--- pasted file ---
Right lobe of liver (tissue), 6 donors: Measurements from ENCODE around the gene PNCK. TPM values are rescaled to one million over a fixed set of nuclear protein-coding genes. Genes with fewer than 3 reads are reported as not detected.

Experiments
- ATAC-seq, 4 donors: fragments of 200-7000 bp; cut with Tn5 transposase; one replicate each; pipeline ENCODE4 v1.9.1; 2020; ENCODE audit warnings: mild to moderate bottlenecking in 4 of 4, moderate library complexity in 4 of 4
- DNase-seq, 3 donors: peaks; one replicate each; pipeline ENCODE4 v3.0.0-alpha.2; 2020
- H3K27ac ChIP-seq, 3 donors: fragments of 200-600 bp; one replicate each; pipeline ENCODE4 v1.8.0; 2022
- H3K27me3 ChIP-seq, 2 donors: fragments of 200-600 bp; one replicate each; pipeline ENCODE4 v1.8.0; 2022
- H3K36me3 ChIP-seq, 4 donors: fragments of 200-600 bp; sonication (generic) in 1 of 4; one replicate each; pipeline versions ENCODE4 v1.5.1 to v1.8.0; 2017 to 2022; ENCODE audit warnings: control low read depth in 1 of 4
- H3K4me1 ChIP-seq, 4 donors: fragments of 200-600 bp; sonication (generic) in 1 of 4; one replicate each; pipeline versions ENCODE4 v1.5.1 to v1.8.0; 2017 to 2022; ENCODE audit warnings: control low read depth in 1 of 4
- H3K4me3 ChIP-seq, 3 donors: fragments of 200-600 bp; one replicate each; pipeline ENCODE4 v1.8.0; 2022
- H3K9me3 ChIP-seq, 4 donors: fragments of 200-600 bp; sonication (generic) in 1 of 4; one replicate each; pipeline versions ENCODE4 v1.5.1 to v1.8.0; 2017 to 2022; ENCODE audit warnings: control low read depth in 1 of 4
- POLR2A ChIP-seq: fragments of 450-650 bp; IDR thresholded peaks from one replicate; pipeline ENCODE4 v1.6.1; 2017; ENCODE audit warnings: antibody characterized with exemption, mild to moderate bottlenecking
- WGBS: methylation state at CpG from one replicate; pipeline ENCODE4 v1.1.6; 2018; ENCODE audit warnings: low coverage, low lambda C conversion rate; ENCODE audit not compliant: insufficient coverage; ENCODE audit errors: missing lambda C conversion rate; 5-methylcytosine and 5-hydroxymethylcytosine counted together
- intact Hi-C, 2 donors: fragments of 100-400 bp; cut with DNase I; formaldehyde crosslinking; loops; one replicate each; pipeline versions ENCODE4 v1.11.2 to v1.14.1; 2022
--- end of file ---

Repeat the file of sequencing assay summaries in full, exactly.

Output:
Right lobe of liver (tissue), 6 donors: Measurements from ENCODE around the gene PNCK. TPM values are rescaled to one million over a fixed set of nuclear protein-coding genes. Genes with fewer than 3 reads are reported as not detected.

Experiments
- ATAC-seq, 4 donors: fragments of 200-7000 bp; cut with Tn5 transposase; one replicate each; pipeline ENCODE4 v1.9.1; 2020; ENCODE audit warnings: mild to moderate bottlenecking in 4 of 4, moderate library complexity in 4 of 4
- DNase-seq, 3 donors: peaks; one replicate each; pipeline ENCODE4 v3.0.0-alpha.2; 2020
- H3K27ac ChIP-seq, 3 donors: fragments of 200-600 bp; one replicate each; pipeline ENCODE4 v1.8.0; 2022
- H3K27me3 ChIP-seq, 2 donors: fragments of 200-600 bp; one replicate each; pipeline ENCODE4 v1.8.0; 2022
- H3K36me3 ChIP-seq, 4 donors: fragments of 200-600 bp; sonication (generic) in 1 of 4; one replicate each; pipeline versions ENCODE4 v1.5.1 to v1.8.0; 2017 to 2022; ENCODE audit warnings: control low read depth in 1 of 4
- H3K4me1 ChIP-seq, 4 donors: fragments of 200-600 bp; sonication (generic) in 1 of 4; one replicate each; pipeline versions ENCODE4 v1.5.1 to v1.8.0; 2017 to 2022; ENCODE audit warnings: control low read depth in 1 of 4
- H3K4me3 ChIP-seq, 3 donors: fragments of 200-600 bp; one replicate each; pipeline ENCODE4 v1.8.0; 2022
- H3K9me3 ChIP-seq, 4 donors: fragments of 200-600 bp; sonication (generic) in 1 of 4; one replicate each; pipeline versions ENCODE4 v1.5.1 to v1.8.0; 2017 to 2022; ENCODE audit warnings: control low read depth in 1 of 4
- POLR2A ChIP-seq: fragments of 450-650 bp; IDR thresholded peaks from one replicate; pipeline ENCODE4 v1.6.1; 2017; ENCODE audit warnings: antibody characterized with exemption, mild to moderate bottlenecking
- WGBS: methylation state at CpG from one replicate; pipeline ENCODE4 v1.1.6; 2018; ENCODE audit warnings: low coverage, low lambda C conversion rate; ENCODE audit not compliant: insufficient coverage; ENCODE audit errors: missing lambda C conversion rate; 5-methylcytosine and 5-hydroxymethylcytosine counted together
- intact Hi-C, 2 donors: fragments of 100-400 bp; cut with DNase I; formaldehyde crosslinking; loops; one replicate each; pipeline versions ENCODE4 v1.11.2 to v1.14.1; 2022